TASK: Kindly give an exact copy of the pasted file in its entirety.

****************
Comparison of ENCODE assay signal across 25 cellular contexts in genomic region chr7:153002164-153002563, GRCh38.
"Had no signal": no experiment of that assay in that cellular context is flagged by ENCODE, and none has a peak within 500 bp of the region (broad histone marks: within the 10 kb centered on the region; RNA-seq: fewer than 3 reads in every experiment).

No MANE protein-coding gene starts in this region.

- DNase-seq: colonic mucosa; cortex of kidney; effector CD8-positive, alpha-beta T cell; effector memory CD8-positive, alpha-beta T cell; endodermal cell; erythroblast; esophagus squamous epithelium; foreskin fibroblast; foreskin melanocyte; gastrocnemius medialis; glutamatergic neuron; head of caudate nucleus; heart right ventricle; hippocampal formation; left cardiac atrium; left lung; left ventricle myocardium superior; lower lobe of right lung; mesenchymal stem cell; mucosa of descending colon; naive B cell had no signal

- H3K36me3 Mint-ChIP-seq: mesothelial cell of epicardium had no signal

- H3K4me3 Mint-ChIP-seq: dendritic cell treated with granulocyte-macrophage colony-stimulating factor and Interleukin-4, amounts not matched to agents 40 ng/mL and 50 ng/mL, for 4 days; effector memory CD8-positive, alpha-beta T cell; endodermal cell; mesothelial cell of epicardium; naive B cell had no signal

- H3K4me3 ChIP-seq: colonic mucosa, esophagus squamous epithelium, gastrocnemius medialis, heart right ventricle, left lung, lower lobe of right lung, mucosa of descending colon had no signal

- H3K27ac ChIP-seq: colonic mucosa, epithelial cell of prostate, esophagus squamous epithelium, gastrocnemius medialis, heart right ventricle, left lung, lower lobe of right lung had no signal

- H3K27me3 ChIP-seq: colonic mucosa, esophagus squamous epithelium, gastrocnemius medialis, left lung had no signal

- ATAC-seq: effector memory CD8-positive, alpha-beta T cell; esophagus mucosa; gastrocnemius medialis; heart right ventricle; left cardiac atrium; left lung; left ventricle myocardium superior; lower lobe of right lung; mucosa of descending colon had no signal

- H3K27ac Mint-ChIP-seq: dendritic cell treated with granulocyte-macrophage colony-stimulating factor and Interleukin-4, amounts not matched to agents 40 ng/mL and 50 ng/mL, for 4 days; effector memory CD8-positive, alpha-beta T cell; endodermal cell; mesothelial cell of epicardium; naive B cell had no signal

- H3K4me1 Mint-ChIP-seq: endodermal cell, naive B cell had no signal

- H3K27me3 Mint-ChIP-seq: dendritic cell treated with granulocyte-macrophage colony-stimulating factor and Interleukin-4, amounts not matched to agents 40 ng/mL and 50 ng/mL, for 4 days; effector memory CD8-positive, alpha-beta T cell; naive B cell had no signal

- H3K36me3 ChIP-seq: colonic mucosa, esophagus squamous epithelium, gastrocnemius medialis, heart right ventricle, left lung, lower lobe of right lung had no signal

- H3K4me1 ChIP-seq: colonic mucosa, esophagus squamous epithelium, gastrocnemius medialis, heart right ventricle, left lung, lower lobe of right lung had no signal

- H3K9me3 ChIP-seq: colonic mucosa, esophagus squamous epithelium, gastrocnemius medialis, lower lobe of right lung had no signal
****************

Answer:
Comparison of ENCODE assay signal across 25 cellular contexts in genomic region chr7:153002164-153002563, GRCh38.
"Had no signal": no experiment of that assay in that cellular context is flagged by ENCODE, and none has a peak within 500 bp of the region (broad histone marks: within the 10 kb centered on the region; RNA-seq: fewer than 3 reads in every experiment).

No MANE protein-coding gene starts in this region.

- DNase-seq: colonic mucosa; cortex of kidney; effector CD8-positive, alpha-beta T cell; effector memory CD8-positive, alpha-beta T cell; endodermal cell; erythroblast; esophagus squamous epithelium; foreskin fibroblast; foreskin melanocyte; gastrocnemius medialis; glutamatergic neuron; head of caudate nucleus; heart right ventricle; hippocampal formation; left cardiac atrium; left lung; left ventricle myocardium superior; lower lobe of right lung; mesenchymal stem cell; mucosa of descending colon; naive B cell had no signal

- H3K36me3 Mint-ChIP-seq: mesothelial cell of epicardium had no signal

- H3K4me3 Mint-ChIP-seq: dendritic cell treated with granulocyte-macrophage colony-stimulating factor and Interleukin-4, amounts not matched to agents 40 ng/mL and 50 ng/mL, for 4 days; effector memory CD8-positive, alpha-beta T cell; endodermal cell; mesothelial cell of epicardium; naive B cell had no signal

- H3K4me3 ChIP-seq: colonic mucosa, esophagus squamous epithelium, gastrocnemius medialis, heart right ventricle, left lung, lower lobe of right lung, mucosa of descending colon had no signal

- H3K27ac ChIP-seq: colonic mucosa, epithelial cell of prostate, esophagus squamous epithelium, gastrocnemius medialis, heart right ventricle, left lung, lower lobe of right lung had no signal

- H3K27me3 ChIP-seq: colonic mucosa, esophagus squamous epithelium, gastrocnemius medialis, left lung had no signal

- ATAC-seq: effector memory CD8-positive, alpha-beta T cell; esophagus mucosa; gastrocnemius medialis; heart right ventricle; left cardiac atrium; left lung; left ventricle myocardium superior; lower lobe of right lung; mucosa of descending colon had no signal

- H3K27ac Mint-ChIP-seq: dendritic cell treated with granulocyte-macrophage colony-stimulating factor and Interleukin-4, amounts not matched to agents 40 ng/mL and 50 ng/mL, for 4 days; effector memory CD8-positive, alpha-beta T cell; endodermal cell; mesothelial cell of epicardium; naive B cell had no signal

- H3K4me1 Mint-ChIP-seq: endodermal cell, naive B cell had no signal

- H3K27me3 Mint-ChIP-seq: dendritic cell treated with granulocyte-macrophage colony-stimulating factor and Interleukin-4, amounts not matched to agents 40 ng/mL and 50 ng/mL, for 4 days; effector memory CD8-positive, alpha-beta T cell; naive B cell had no signal

- H3K36me3 ChIP-seq: colonic mucosa, esophagus squamous epithelium, gastrocnemius medialis, heart right ventricle, left lung, lower lobe of right lung had no signal

- H3K4me1 ChIP-seq: colonic mucosa, esophagus squamous epithelium, gastrocnemius medialis, heart right ventricle, left lung, lower lobe of right lung had no signal

- H3K9me3 ChIP-seq: colonic mucosa, esophagus squamous epithelium, gastrocnemius medialis, lower lobe of right lung had no signal